The National team’s performance was a relatively poor one today, but South Korea’s win over Kuwait helped us go through. We might not be that lucky in the next round, so let’s hope preparations will be better especially that we have a great coach (Theo Bucker) and some great players.
However, I was surprised to hear today that the 10,000,000LL promised to each player after their win over South Korea few months back were not yet paid and await the government’s approval? Why did the government make promises it can’t deliver? These players need all the motivation they can get.
Other World Cup qualifying games were taking place today, and the story of the day was Bahrain scoring 10 goal against Indonesia and almost making it through if it wasn’t for Qatar’s last minutes equalizer.
I met Myriam 3-4 years ago at a physiotherapy center where I was recovering from my football injury (Torn ACL), and I went to see some of her games afterwards. She’s a very talented player and was Al-Ansar’s team captain before moving to Femina FC in Hungary, then to Newcastle United. [Link]
Alf Mabrouk Myriam!
In other Football news, don’t forget to support Lebanon in its game against the UAE today. Brazil 2014 here we come!
I see the Crest & Oral-B Arabia competition has improved from submitting the best smile to spreading a smile. It’s definitely better than last year as there were many people not even smiling submitting their photos, including our famous BlogBaladi Candidate, the girl with the red hat, who lost to Mira Zeidan.
If anyone spots her picture among the candidates, please let us know.
I checked few videos and photos, the top-rated ones are not that funny and some are worth reporting to the police (Check Robert Tannoury’s video in the latest entries) but there’s still time and I am sure Lebanese can get more creative than that!
You can check Crest & Oral-B Arabia Facebook Page [Here] and Spread the Smile competition [Here].
Members of the Lebanese National Football team were on Tony Baroud’s show on LBC the other day and few of them were complaining on how they are being neglected by the government (even though they got 10,000,000LBP for their win over Korea).
I fully agree with their demands to finance properly the football and other national teams, and recruit young talents and train them properly; however football is not a substitute to education or a professional career, at least not in Lebanon.
In fact, one of them was complaining on how he quit university and work to dedicate his life to football and the national team, and was worried he’d suffer financially after he retires and only get to work as a cab driver for example. Well if you chose to dump school and play football in a country like Lebanon where we don’t even have decent football fields, then you are doing it wrong.
Football in Lebanon is weak and needs a major push, so let’s hope a win or draw tomorrow against UAE will encourage investors to pour money into our Lebanese football clubs and the national team.
Sawfar is one of the most beautiful areas you pass by on your way to Zahle or the Beqaa and in Lebanon as a whole. The village consists of old Lebanese houses and a stunning green scenery. The Corniche is one of its most beautiful roads with trees, villas and old Lebanese houses on each side of the road.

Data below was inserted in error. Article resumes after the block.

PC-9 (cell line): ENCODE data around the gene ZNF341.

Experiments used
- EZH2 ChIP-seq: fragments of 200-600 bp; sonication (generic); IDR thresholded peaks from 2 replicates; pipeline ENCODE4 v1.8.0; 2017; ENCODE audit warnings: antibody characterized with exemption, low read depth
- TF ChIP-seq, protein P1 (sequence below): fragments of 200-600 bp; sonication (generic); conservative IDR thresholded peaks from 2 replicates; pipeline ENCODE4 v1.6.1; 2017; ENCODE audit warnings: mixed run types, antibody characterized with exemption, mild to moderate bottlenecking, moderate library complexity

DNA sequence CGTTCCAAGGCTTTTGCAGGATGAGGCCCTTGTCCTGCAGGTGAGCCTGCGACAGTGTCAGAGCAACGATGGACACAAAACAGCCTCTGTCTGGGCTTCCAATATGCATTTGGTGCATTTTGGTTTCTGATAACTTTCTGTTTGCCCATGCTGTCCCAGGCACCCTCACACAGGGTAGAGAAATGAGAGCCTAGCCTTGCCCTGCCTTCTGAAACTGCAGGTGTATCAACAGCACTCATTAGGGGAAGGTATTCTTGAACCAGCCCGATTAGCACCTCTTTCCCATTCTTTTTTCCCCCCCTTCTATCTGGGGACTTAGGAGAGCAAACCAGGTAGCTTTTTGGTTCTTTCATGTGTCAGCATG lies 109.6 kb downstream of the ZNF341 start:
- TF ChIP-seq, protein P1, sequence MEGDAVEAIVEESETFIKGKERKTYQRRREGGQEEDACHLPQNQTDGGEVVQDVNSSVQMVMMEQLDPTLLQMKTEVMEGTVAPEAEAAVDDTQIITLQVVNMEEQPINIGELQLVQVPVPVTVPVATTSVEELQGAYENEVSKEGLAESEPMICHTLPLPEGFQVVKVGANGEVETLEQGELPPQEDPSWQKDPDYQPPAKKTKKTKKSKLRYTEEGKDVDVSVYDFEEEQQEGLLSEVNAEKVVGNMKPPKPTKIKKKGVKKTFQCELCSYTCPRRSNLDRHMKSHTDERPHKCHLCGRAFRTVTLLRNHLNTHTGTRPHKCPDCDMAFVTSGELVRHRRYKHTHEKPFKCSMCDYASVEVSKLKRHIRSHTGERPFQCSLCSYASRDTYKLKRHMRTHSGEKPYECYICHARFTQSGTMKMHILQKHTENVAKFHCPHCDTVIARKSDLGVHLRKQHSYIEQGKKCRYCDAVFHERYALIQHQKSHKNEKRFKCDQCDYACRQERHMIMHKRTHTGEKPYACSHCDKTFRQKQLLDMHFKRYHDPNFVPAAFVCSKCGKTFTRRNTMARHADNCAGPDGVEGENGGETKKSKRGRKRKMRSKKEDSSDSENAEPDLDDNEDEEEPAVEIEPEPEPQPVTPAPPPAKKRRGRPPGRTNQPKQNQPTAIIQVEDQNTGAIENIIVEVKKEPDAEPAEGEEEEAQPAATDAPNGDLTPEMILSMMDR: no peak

You can also find in Sawfar the Donna Maria Sursock’s residence that was built by her husband Alfred in 1909. The Villa looks a little like a small fairy tale castle and is interesting because of its decorative elements in cast cement, a novelty at the time. [Link]
The 70 meter (230 ft) high bridge, near the mountain resort town of Sofar on the mountainous road linking Beirut and Damascus, was hit several times during the first days of the war but on July 21 a 200-metre-long section was completely destroyed as it was bombarded continuously. Ironically, the Americans paid for its reconstruction.
Also and as you can see from the picture, snow is everywhere. I don’t remember the last winter where we had that much snow.
My dad brought me this flyer back from New York as he was in the U.S for past three weeks. What caught my attention is that prices are almost similar to the Manakish places in Lebanon and for some items even cheaper than Zaatar wou Zeit for example.
The normal Cheese Man’ouche costs 2,500 or 3,000 in most Manakish shops while it costs 4000LL at ZWZ (Halloum Cheese Man’ouche at ZWZ costs 5,500LL though). The Regular Cheese Man’ouche at this NY shop costs 4,500LL (3$).
I was at Babel restaurant the other day having dinner with some friends. After we were done with the cold & hot mezza and hot dishes, we were served fruit platters on the house. Noting that we were only 6 people on the table, we got:
The traditional purpose of Lent is the penitential preparation of the believerâ€”through prayer, penance, repentance, almsgiving, and self-denial [Wiki]. However, putting aside the religious aspect, there are several dishes that I look forward to during Lent, and that are rarely prepared in other periods of the year.
Kibbet La2teen is a Pumpkin Kebbe filled mainly with chickpeas and swiss chard. I usually wait for my aunt to make some or order them from KitchenMarket.